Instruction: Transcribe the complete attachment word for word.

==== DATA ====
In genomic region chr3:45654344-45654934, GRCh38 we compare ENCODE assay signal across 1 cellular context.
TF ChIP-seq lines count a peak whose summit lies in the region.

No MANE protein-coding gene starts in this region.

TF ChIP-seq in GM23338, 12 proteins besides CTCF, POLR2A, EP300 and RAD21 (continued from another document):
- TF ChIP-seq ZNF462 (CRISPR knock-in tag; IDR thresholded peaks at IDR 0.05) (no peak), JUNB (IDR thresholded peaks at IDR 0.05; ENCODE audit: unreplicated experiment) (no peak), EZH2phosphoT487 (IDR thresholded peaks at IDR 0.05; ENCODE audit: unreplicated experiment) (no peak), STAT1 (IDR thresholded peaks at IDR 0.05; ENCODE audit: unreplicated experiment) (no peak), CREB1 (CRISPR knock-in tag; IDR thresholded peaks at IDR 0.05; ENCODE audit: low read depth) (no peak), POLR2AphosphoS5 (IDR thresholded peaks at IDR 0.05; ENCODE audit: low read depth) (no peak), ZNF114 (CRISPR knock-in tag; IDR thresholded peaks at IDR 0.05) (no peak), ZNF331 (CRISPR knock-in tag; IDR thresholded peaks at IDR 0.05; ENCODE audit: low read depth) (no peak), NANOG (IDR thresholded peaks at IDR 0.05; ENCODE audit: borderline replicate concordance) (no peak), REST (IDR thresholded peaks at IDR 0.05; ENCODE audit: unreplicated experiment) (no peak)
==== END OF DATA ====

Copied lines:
In genomic region chr3:45654344-45654934, GRCh38 we compare ENCODE assay signal across 1 cellular context.
TF ChIP-seq lines count a peak whose summit lies in the region.

No MANE protein-coding gene starts in this region.

TF ChIP-seq in GM23338, 12 proteins besides CTCF, POLR2A, EP300 and RAD21 (continued from another document):
- TF ChIP-seq ZNF462 (CRISPR knock-in tag; IDR thresholded peaks at IDR 0.05) (no peak), JUNB (IDR thresholded peaks at IDR 0.05; ENCODE audit: unreplicated experiment) (no peak), EZH2phosphoT487 (IDR thresholded peaks at IDR 0.05; ENCODE audit: unreplicated experiment) (no peak), STAT1 (IDR thresholded peaks at IDR 0.05; ENCODE audit: unreplicated experiment) (no peak), CREB1 (CRISPR knock-in tag; IDR thresholded peaks at IDR 0.05; ENCODE audit: low read depth) (no peak), POLR2AphosphoS5 (IDR thresholded peaks at IDR 0.05; ENCODE audit: low read depth) (no peak), ZNF114 (CRISPR knock-in tag; IDR thresholded peaks at IDR 0.05) (no peak), ZNF331 (CRISPR knock-in tag; IDR thresholded peaks at IDR 0.05; ENCODE audit: low read depth) (no peak), NANOG (IDR thresholded peaks at IDR 0.05; ENCODE audit: borderline replicate concordance) (no peak), REST (IDR thresholded peaks at IDR 0.05; ENCODE audit: unreplicated experiment) (no peak)